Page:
America and Asia: National Security Policy Perspectives
Yoichi Kato, fellow, Center for Strategic and International Studies
David Steinberg, director of Asian Studies, Georgetown University
Nancy Bernkopf Tucker, professor of history, Georgetown University
Michael Swaine, senior associate, Carnegie Endowment for International Peace
Marvin Ott, professor of national security policy, National War College
Robert M. Hathaway, director, Asia Program, Wilson Center
President Bush's planned trip to East Asia later this month constitutes a welcome recognition of the reality that despite Washington's recent preoccupation with Afghanistan and the war against terrorism, the United States continues to have vital interests in East Asia as well.
In an effort to encourage informed discussion about U.S. policy in Asia ahead of the president's trip, the Wilson Center's Asia Program joined with The Smithsonian Associates on February 1, 2002, to host a half-day seminar on American national security policy in Asia in the aftermath of the September 11th attacks on Washington and New York.
While the war on terrorism has dramatically shifted U.S. priorities in recent months, virtually all of Washington's pre-September 11th agenda for Asia remains. Among these priorities are strengthening U.S. alliances in the region, managing China's emergence as a major regional and perhaps global power, ensuring peace and stability in the Taiwan Strait and on the Korean peninsula, assisting Indonesia in its transition from authoritarian, one-party rule to a multi-party pluralistic democracy, and helping the countries of the region promote economic recovery and accelerate economic reform.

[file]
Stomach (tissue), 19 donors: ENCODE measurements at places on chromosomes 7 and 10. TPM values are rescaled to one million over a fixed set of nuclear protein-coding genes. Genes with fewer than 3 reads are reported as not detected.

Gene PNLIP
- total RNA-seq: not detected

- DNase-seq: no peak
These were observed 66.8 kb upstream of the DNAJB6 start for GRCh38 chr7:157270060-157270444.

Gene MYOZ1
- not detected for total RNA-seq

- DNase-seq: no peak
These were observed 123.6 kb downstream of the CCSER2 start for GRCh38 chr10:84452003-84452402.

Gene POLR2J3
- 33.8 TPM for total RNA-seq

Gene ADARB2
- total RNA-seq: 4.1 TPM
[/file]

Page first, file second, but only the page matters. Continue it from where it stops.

The seminar featured presentations by leading Washington experts on Japan, Korea, China and Taiwan, and Southeast Asia. One of the themes linking these presentations was that a year after George Bush's inauguration, U.S. policy toward East and Southeast Asia remains a work in progress. President Bush's State of the Union address last week, with its designation of North Korea as one of three countries constituting an "axis of evil," should be seen in that light. Rather than representing the final word on the Bush policy toward North Korea, this vivid characterization reflects an on-going struggle within the administration over the direction and purposes of U.S. policy in Asia.